New Zealand’s Economic Recession: As the world grapples with the economic aftermath of the pandemic, our neighbours across the Tasman Sea, New Zealand, have today (15th Jun 2023) slipped into a technical recession. This development, triggered by aggressive interest rate hikes by the Reserve Bank of New Zealand (RBNZ), has sent ripples of concern across the globe, including here in Australia. As Australians, it’s crucial to understand these economic shifts, as they could potentially foreshadow what lies ahead for our own economy.
New Zealand’s Economic Recession: A Closer Look
The term ‘recession’ is often met with apprehension, and for a good reason. It signifies a period of temporary economic decline, typically characterized by a fall in GDP in two successive quarters. In New Zealand’s case, the economy contracted by 0.1% in the first quarter of the year, following a 0.7% contraction in the previous quarter. This back-to-back contraction of the GDP has officially plunged the country into a technical recession.
The primary catalyst behind this economic downturn has been a series of aggressive interest rate hikes by the RBNZ. Since October 2021, the central bank has been steadily increasing the cost of borrowing, pushing interest rates to a 14-year high. This move was part of a broader global trend in the wake of the pandemic, with central banks worldwide raising borrowing costs to curb inflation. However, the speed and intensity of RBNZ’s actions have outpaced most, including the US Federal Reserve.
The Reserve Bank of New Zealand (RBNZ) and Its Decisions
The RBNZ’s aggressive monetary policy has been a double-edged sword. On the one hand, it was intended to keep inflation in check, a concern shared by many central banks worldwide as economies began to reopen post-Covid lockdowns. On the other hand, the rapid and significant increase in interest rates has had a substantial impact on New Zealand’s economy and its people.
New Zealanders, already grappling with rising prices, are now feeling the pinch of higher rates. The increased cost of borrowing has led to a jump in mortgage repayments and other loan costs. For instance, David Jordan, an Auckland-based web engineer, told the BBC that the interest rates are crippling. He also noted job losses in his industry as start-ups scramble to save money.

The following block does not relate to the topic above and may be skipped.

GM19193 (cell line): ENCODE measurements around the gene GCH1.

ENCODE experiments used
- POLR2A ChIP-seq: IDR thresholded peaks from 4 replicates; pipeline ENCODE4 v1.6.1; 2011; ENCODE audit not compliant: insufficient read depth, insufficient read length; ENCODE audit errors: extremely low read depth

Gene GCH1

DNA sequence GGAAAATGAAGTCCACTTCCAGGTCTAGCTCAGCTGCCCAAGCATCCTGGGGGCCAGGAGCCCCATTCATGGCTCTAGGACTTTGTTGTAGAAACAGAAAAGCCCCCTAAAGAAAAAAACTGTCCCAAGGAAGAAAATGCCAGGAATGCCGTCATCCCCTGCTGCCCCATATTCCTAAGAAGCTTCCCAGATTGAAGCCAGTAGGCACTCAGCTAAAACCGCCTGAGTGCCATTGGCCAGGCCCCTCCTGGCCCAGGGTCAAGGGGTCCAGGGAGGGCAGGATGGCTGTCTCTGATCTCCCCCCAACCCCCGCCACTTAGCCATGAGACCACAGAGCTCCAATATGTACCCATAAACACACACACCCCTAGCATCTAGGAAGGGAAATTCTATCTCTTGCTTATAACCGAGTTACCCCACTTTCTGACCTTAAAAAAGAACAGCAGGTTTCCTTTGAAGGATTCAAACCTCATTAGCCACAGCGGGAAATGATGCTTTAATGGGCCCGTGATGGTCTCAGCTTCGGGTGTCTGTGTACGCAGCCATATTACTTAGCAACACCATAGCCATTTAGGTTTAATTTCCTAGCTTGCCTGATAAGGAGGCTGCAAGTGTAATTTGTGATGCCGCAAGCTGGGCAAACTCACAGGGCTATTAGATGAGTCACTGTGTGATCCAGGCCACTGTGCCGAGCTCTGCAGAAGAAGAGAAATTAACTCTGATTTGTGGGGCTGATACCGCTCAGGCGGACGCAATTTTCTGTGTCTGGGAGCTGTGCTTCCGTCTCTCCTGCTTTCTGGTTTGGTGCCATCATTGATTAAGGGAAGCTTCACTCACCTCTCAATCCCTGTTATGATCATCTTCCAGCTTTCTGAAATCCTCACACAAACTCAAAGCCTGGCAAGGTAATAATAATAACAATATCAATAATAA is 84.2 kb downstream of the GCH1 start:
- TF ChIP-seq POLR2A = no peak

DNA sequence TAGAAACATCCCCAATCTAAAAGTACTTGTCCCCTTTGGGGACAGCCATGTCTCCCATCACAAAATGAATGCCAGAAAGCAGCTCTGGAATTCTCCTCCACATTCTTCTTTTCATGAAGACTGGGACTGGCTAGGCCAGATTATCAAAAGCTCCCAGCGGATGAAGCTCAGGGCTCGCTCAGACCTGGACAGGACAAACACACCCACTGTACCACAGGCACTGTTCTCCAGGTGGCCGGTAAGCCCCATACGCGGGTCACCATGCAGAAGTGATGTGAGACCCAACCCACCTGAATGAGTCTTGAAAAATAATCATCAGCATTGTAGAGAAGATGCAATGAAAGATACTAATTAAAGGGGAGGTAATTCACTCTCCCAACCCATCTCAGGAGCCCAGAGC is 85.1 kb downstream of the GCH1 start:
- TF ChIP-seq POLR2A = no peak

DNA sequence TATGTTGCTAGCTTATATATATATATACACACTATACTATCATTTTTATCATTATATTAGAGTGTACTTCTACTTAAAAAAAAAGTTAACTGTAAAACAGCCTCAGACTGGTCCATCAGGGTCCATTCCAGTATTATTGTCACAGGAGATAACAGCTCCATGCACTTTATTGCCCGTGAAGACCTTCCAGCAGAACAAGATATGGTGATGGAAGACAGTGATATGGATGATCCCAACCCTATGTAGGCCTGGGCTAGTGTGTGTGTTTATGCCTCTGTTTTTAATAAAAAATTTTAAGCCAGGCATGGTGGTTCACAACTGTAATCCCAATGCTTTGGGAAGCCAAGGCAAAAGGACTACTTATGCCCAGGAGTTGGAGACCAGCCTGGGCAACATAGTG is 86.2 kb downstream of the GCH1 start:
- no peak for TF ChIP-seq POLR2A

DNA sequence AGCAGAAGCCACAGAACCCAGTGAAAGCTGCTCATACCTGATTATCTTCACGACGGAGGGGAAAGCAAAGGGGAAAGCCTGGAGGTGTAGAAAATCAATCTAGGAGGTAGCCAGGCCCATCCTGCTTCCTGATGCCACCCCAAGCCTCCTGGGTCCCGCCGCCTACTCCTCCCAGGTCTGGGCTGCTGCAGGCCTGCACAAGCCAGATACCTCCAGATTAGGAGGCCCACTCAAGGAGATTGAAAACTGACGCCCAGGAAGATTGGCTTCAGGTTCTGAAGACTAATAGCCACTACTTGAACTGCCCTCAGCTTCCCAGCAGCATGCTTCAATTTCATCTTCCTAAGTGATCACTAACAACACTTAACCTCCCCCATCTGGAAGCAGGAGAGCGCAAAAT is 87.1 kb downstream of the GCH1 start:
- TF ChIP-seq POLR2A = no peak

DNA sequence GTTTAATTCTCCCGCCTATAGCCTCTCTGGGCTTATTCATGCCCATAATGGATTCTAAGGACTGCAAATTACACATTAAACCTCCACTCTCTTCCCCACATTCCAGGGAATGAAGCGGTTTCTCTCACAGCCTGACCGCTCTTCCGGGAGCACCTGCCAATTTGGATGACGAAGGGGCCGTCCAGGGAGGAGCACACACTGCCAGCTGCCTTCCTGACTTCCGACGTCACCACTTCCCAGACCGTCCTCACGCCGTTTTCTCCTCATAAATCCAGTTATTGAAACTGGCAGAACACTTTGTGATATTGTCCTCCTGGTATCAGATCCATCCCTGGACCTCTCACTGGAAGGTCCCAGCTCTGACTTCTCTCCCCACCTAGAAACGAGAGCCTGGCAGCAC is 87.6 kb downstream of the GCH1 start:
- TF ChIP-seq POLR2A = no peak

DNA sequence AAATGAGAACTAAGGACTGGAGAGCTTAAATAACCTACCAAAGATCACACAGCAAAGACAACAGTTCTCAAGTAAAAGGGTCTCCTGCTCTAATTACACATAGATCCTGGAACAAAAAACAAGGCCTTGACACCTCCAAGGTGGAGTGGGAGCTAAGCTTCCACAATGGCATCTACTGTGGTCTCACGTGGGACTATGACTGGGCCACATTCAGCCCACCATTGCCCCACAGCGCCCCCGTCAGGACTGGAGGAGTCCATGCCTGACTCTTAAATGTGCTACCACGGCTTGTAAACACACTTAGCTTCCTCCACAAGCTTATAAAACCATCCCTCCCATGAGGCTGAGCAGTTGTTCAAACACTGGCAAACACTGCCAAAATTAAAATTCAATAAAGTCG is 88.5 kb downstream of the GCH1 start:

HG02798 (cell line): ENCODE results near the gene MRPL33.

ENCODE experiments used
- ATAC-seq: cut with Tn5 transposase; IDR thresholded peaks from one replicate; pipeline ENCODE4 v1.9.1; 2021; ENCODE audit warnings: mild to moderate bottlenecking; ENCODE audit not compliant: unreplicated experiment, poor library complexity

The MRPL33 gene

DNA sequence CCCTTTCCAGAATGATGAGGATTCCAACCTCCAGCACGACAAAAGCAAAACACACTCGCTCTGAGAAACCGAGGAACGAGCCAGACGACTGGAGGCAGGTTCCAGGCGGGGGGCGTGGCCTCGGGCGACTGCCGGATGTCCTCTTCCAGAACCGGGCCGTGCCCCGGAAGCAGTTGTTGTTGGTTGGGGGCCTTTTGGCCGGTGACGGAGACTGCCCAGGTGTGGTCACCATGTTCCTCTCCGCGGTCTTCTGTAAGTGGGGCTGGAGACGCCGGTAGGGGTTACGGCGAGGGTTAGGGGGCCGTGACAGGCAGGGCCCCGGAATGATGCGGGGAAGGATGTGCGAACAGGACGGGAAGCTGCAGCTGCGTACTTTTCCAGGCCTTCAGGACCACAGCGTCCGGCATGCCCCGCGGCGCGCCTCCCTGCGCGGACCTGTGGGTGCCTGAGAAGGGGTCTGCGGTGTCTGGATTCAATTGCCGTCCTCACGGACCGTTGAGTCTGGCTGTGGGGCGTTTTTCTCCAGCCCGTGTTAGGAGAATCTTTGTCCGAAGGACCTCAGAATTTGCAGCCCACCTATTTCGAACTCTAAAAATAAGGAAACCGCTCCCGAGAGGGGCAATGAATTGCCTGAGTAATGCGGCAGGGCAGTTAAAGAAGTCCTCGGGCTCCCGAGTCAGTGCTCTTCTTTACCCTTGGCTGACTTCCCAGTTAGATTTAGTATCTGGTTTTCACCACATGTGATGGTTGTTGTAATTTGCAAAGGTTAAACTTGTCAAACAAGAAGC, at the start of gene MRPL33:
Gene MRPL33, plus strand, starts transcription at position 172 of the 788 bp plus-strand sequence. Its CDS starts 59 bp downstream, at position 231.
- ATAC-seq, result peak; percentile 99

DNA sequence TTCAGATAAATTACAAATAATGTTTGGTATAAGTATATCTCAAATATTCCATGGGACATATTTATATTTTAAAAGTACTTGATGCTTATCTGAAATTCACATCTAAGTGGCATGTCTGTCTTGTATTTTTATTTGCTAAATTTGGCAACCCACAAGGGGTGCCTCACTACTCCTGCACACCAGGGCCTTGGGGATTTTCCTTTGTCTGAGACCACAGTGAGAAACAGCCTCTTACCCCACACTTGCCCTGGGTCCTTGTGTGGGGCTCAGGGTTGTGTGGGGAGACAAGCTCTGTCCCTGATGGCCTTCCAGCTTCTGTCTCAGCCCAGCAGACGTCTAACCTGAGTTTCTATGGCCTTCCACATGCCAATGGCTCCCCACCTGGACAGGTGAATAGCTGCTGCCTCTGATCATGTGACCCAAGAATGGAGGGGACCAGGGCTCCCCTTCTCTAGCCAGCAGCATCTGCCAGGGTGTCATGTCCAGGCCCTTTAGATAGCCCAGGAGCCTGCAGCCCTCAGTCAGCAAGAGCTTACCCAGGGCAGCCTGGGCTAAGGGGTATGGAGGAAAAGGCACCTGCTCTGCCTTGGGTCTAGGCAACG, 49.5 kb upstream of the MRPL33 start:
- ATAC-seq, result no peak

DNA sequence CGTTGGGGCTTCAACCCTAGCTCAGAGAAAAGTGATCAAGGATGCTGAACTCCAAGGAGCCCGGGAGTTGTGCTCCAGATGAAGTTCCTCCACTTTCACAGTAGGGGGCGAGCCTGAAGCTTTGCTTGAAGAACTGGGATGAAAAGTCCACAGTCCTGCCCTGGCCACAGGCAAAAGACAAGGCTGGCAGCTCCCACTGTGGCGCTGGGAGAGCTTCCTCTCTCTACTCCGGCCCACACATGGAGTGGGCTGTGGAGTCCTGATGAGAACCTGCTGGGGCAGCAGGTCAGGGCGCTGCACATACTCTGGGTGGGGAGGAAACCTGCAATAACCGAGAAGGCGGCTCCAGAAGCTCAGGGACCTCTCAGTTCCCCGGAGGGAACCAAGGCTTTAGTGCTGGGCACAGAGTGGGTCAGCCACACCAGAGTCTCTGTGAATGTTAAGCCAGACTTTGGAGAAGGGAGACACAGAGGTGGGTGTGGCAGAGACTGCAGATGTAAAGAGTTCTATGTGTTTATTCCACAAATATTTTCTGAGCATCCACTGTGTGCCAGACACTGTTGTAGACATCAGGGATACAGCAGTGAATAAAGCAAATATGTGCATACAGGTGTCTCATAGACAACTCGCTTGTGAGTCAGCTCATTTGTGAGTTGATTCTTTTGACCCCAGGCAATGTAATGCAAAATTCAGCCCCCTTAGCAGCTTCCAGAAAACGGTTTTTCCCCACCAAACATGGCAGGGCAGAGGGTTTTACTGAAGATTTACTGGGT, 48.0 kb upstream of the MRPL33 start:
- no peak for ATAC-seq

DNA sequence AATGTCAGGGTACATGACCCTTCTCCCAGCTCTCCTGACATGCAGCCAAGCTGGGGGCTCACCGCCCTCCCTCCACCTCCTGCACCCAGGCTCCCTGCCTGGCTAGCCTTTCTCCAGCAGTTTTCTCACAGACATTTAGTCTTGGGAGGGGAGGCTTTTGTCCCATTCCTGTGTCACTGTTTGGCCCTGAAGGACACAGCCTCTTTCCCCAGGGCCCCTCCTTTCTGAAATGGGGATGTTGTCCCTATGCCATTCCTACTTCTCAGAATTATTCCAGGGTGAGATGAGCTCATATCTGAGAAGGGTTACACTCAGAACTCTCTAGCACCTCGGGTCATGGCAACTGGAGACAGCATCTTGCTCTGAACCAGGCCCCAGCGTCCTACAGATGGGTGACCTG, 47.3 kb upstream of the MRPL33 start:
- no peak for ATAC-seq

The situation in New Zealand serves as a stark reminder for Australians of the potential consequences of aggressive interest rate hikes. As the Australian economy continues to recover from the impacts of the pandemic, the Reserve Bank of Australia will need to navigate its monetary policy carefully to avoid a similar scenario.
Global Impact of Rising Borrowing Costs and Inflation
The economic downturn in New Zealand is not an isolated incident. It’s part of a larger global trend that has seen central banks around the world increase the cost of borrowing in an attempt to curb inflation. This inflationary pressure was triggered as economies began to reopen after the Covid lockdowns. The sudden surge in demand, coupled with supply chain disruptions, led to a sharp increase in the prices of goods and services.
Inflation was also driven higher by external factors such as the rising cost of commodities, notably fuel and food. The ongoing conflict in Ukraine has further exacerbated this situation, leading to a surge in energy prices worldwide. This global inflationary environment has put additional pressure on central banks, including the RBNZ, to act decisively to prevent their economies from overheating.
For Australians, the situation in New Zealand and the broader global economic landscape serve as a reminder of the delicate balancing act that the Reserve Bank of Australia (RBA) must perform. On the one hand, the RBA needs to ensure that the Australian economy continues to recover from the impacts of the pandemic. On the other hand, it must also keep an eye on inflation and be ready to take action if necessary. The experiences of New Zealand highlight the potential consequences if this balance is not maintained.
Other Factors in New Zealand’s Economic Recession